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Huang K.-E.,Center for Menopause and Reproductive Medicine Research | Xu L.,Chinese Academy of Sciences | I N.N.,Universiti Sains Islam Malaysia | Jaisamrarn U.,Chulalongkorn University
Maturitas | Year: 2010

Objective: To provide current insights into the opinions, attitudes, and knowledge of menopausal women in Asia regarding menopause and hormone replacement therapy (HRT). Study design: Cross-sectional. Main outcome measures: Between January 2006 and February 2006, 1000 postmenopausal women from China, Malaysia, Taiwan, Thailand and Hong Kong were interviewed to determine postmenopausal symptoms, HRT use and knowledge, breast discomfort and knowledge of breast cancer risks, and sexual function. Results: Almost all women reported experiencing postmenopausal symptoms. Sleeplessness (42%) was reported as the main reason for seeking treatment. On average, 54% of women were aware of HRT, despite the fact that most (38%) were unable to mention any associated benefits. Most women had used natural or herbal treatments (37%) for the alleviation of menopausal symptoms. Only 19% had received HRT. 27% of respondents reported having breast discomfort, while 70% reported performing self-breast examinations. 53% of women had never received a mammogram, despite breast cancer concern (50%). 24% of women described HRT as being a risk factor for breast cancer. Most women and their partners reported no reductions in sexual function (66 and 51%, respectively), while 90% of respondents did not seek treatment for reduced sexual function. In the event of sexual dysfunction, 33% of women replied that they would be willing to seek treatment. Conclusions: Many Asian women experience postmenopausal symptoms that are often left untreated (due to the acceptance of menopause as a natural process) or treated with herbal/natural remedies. There was a general lack of knowledge among these women regarding treatment options, HRT, and possible risks associated with HRT. A more concerted effort should be made to better disseminate information regarding the pathogenesis and risk factors associated with breast cancer, menopause, and menopausal symptoms to Asian women. © 2009 Elsevier Ireland Ltd. All rights reserved. Source

Huang K.-E.,Center for Menopause and Reproductive Medicine Research | Baber R.,University of Sydney
Climacteric | Year: 2010

Tibolone, which is indicated for the relief of climacteric symptoms and the prevention of osteoporosis in postmenopausal women, has a tissue-specific mode of action different to that of conventional hormone replacement therapy (HRT). A large proportion of Asian postmenopausal women experience symptoms that most frequently include musculoskeletal pain, insomnia, forgetfulness, hot flushes and sexual dysfunction, and there is a need to address their specific requirements. Recent studies show that, in comparison to HRT, tibolone is as effective in alleviating menopausal symptoms and preventing bone loss, has a greater positive effect on sexual dysfunction and is associated with less vaginal bleeding, but it is rarely mentioned in guidelines for menopausal treatment. Levels of awareness amongst women about treatments for menopausal symptoms vary between Asian countries but, even in countries where awareness is high, HRT usage is much lower than in the West. To provide a practical approach to the use of tibolone in Asian postmenopausal women, a panel of experts in the management of menopause from 11 Asia Pacific countries has developed recommendations for its use, based on the evidence from clinical studies published since 2005. However, as much of the clinical data reviewed are from international studies, the recommendations and the treatment algorithm presented here are widely applicable. © 2010 International Menopause Society. Source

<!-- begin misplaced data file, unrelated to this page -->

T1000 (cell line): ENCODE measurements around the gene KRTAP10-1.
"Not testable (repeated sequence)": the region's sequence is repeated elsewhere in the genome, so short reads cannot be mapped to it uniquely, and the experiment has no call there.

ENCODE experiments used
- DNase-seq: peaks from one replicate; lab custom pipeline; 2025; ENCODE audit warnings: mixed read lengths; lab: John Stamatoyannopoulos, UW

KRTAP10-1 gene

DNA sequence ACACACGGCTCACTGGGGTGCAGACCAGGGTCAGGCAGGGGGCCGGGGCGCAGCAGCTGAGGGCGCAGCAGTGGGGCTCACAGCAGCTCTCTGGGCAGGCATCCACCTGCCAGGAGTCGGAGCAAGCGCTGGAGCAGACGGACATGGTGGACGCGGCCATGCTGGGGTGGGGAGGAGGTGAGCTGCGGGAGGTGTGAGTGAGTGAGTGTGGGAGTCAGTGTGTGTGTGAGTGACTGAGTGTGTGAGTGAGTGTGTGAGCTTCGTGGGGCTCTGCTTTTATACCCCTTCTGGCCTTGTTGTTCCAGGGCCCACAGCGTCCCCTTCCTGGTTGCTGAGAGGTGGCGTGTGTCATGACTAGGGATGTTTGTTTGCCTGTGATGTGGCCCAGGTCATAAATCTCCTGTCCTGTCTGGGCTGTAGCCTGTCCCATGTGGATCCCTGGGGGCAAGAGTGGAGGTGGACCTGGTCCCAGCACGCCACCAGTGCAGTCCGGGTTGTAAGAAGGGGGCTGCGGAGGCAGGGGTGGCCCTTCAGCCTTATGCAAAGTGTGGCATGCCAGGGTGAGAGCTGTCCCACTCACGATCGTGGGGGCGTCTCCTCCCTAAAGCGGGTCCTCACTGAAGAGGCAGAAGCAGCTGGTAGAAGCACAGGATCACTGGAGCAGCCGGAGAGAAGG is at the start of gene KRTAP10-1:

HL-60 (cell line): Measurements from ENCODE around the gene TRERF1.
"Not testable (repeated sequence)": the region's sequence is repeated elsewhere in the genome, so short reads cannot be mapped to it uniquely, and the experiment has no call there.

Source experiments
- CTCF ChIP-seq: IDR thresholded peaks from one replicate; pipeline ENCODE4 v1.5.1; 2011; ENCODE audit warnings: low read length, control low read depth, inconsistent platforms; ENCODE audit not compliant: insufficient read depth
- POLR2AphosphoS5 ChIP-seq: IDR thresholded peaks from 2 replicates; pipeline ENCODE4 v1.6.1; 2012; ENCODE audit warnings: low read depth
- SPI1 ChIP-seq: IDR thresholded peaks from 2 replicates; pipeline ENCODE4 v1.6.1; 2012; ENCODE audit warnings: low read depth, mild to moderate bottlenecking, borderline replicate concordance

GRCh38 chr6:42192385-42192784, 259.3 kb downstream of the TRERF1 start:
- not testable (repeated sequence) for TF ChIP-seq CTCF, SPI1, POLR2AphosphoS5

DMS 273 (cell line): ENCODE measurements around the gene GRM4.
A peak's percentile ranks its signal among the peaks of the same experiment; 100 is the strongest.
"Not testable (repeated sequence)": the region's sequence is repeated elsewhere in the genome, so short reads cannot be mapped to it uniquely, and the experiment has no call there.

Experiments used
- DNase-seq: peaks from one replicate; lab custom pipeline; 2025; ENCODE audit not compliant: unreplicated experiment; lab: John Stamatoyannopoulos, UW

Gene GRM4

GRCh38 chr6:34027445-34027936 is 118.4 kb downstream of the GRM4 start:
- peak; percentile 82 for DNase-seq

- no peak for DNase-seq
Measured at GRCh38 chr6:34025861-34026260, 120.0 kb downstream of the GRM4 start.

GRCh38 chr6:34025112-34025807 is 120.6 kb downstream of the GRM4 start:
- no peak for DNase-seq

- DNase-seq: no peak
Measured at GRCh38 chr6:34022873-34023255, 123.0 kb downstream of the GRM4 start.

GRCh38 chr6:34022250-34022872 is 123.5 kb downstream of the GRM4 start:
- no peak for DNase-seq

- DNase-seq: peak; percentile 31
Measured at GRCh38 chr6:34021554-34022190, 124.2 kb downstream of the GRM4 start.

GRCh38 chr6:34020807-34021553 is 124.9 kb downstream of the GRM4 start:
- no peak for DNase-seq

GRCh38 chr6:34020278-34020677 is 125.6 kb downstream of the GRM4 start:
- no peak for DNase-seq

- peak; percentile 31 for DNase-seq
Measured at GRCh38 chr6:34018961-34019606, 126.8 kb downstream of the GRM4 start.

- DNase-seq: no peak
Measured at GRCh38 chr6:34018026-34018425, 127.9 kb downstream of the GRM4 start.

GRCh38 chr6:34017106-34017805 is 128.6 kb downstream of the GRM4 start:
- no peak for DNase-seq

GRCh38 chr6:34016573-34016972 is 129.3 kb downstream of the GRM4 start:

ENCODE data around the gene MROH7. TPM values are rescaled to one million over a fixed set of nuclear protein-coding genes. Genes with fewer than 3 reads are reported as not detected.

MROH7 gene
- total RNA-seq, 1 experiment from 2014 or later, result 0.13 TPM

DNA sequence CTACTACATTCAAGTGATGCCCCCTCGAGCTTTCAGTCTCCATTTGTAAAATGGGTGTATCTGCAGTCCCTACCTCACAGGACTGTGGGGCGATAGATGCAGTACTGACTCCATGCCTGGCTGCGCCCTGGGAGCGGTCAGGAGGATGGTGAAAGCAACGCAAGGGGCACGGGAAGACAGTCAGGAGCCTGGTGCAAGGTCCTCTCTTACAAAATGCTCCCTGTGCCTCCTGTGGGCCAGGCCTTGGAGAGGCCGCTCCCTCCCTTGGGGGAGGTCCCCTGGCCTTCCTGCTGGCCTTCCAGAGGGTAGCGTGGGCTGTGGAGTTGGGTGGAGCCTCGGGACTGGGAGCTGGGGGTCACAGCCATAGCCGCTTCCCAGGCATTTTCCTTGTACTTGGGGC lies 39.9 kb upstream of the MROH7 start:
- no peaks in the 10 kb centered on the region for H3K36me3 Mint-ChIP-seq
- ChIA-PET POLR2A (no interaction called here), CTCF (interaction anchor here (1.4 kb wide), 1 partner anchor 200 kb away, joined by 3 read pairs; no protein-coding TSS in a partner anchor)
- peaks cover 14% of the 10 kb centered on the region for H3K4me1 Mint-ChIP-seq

Tsai M.-Y.,Center for Menopause and Reproductive Medicine Research | Tsai M.-Y.,Chang Gung University | Shyr C.-R.,China Medical University at Taichung | Kang H.-Y.,Center for Menopause and Reproductive Medicine Research | And 7 more authors.
Biochemical and Biophysical Research Communications | Year: 2011

Male mice with androgen receptor knock-out (ARKO) show significant bone loss at a young age. However, the lasting effect of AR inactivation on bone in aging male mice remains unclear. We designed this study to evaluate the effect of AR on bone quality in aging male mice and to find the possible causes of AR inactivation contributing to the bone loss. The mice were grouped according to their ages and AR status and their trabecular bones were examined by micro-CT analysis at 6, 12, 18, and 30. weeks old. We found that bone mass consistently decreased and the bone microarchitectures continuously deteriorated in male ARKO mice at designated time points. To determine the cause of the bone loss in ARKO mice, we further examined the role of AR in bone cell fate decision and differentiation and we conducted experiments on bone marrow stromal cells (BMSC) obtained from wild type (WT) and AR knockout (KO) mice. We found that ARKO mice had higher numbers of colony formation unit-fibroblast (CFU-F), and CD44 and CD34 positive cells in bone marrow than WT mice. Our Q-RT-PCR results showed lower expression of genes linked to osteogenesis in BMSCs isolated from ARKO mice. In conclusion, AR nullification disrupted bone microarchitecture and caused trabecular bone mass loss in male ARKO mice. And the fate of BMSCs was impacted by the loss of AR. Therefore, these findings suggest that AR may accelerate the use of progenitor cells and direct them into osteogenic differentiation to affect bone metabolism. © 2011 Elsevier Inc. Source

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